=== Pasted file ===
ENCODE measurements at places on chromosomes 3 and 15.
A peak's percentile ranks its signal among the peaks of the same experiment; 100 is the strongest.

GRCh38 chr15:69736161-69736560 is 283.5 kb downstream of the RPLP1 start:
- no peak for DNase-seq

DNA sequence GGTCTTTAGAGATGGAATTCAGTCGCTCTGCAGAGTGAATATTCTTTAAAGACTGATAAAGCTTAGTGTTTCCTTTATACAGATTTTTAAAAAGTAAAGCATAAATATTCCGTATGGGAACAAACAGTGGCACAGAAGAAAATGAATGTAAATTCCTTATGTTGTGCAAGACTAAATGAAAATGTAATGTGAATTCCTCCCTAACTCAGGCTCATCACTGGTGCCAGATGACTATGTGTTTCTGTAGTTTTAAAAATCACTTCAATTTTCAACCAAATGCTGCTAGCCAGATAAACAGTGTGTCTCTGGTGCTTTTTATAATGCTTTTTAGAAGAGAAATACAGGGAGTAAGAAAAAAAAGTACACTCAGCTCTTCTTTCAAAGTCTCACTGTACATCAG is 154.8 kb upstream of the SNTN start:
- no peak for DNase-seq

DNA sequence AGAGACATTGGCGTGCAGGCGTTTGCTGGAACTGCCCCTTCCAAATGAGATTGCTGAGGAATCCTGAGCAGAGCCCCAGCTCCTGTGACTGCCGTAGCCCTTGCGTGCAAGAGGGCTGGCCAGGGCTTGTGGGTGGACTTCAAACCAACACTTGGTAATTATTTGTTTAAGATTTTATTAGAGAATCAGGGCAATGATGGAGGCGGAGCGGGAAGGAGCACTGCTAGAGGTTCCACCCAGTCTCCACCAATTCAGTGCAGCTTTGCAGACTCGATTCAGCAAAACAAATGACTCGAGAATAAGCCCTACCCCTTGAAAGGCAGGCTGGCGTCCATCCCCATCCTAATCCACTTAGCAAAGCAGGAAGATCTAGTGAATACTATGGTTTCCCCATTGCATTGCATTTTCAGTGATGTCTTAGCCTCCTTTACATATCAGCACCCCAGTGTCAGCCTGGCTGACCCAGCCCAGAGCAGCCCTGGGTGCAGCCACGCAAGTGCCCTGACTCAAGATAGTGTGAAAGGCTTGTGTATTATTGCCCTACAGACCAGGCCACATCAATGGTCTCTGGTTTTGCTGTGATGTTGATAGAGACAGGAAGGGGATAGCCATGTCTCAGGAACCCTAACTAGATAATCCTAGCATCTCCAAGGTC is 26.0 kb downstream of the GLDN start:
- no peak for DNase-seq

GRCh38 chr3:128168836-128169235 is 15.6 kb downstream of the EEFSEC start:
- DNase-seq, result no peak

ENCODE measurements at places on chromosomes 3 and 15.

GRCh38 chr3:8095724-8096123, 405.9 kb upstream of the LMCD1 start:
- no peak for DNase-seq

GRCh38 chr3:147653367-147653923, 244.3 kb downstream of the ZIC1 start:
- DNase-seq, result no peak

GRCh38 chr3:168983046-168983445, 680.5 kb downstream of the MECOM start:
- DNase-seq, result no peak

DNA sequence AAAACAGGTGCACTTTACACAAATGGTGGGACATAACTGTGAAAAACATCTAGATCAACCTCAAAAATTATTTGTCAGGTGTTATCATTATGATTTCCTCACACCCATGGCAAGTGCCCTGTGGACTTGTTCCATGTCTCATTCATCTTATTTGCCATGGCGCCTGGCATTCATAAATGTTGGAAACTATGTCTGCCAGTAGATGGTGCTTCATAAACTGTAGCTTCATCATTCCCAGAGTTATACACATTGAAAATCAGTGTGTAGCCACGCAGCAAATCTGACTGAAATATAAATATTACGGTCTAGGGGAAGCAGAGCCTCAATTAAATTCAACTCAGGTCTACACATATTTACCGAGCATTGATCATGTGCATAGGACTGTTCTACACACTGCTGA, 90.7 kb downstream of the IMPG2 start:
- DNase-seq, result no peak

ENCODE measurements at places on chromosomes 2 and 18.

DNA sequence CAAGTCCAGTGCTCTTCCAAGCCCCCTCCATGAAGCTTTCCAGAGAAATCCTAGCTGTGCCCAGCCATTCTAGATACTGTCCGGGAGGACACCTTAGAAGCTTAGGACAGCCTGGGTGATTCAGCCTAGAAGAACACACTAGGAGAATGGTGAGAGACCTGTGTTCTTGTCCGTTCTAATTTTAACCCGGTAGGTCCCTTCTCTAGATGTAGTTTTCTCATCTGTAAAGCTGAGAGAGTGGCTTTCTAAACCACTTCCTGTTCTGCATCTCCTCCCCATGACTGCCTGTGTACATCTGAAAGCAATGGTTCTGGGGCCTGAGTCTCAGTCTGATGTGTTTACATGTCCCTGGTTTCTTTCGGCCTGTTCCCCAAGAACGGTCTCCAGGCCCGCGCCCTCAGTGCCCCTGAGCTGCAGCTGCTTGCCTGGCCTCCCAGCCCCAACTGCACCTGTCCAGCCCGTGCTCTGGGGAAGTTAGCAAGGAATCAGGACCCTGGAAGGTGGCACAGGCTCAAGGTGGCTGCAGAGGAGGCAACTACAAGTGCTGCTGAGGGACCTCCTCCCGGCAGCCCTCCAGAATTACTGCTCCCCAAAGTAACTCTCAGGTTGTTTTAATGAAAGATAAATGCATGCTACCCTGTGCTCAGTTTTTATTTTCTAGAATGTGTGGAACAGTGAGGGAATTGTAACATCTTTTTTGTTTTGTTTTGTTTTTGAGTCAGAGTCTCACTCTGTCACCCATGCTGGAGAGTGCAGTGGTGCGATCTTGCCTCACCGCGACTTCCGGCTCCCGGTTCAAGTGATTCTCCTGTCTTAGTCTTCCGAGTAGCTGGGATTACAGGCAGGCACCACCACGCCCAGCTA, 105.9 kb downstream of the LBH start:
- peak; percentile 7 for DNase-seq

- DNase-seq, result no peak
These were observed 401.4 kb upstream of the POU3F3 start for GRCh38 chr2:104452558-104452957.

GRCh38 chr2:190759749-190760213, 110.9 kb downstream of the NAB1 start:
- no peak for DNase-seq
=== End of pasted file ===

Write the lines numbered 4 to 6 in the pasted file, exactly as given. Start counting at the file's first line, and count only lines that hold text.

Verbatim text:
- no peak for DNase-seq

DNA sequence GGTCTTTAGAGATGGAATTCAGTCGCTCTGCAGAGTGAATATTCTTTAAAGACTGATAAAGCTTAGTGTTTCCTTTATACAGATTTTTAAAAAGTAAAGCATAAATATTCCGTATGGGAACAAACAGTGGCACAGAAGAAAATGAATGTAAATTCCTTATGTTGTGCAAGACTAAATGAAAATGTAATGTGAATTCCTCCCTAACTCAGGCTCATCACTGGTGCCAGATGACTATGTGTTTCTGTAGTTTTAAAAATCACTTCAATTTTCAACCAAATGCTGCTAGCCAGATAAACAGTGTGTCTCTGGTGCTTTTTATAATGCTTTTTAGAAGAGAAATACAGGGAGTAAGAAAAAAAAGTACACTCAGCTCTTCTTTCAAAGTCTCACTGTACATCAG is 154.8 kb upstream of the SNTN start:
- no peak for DNase-seq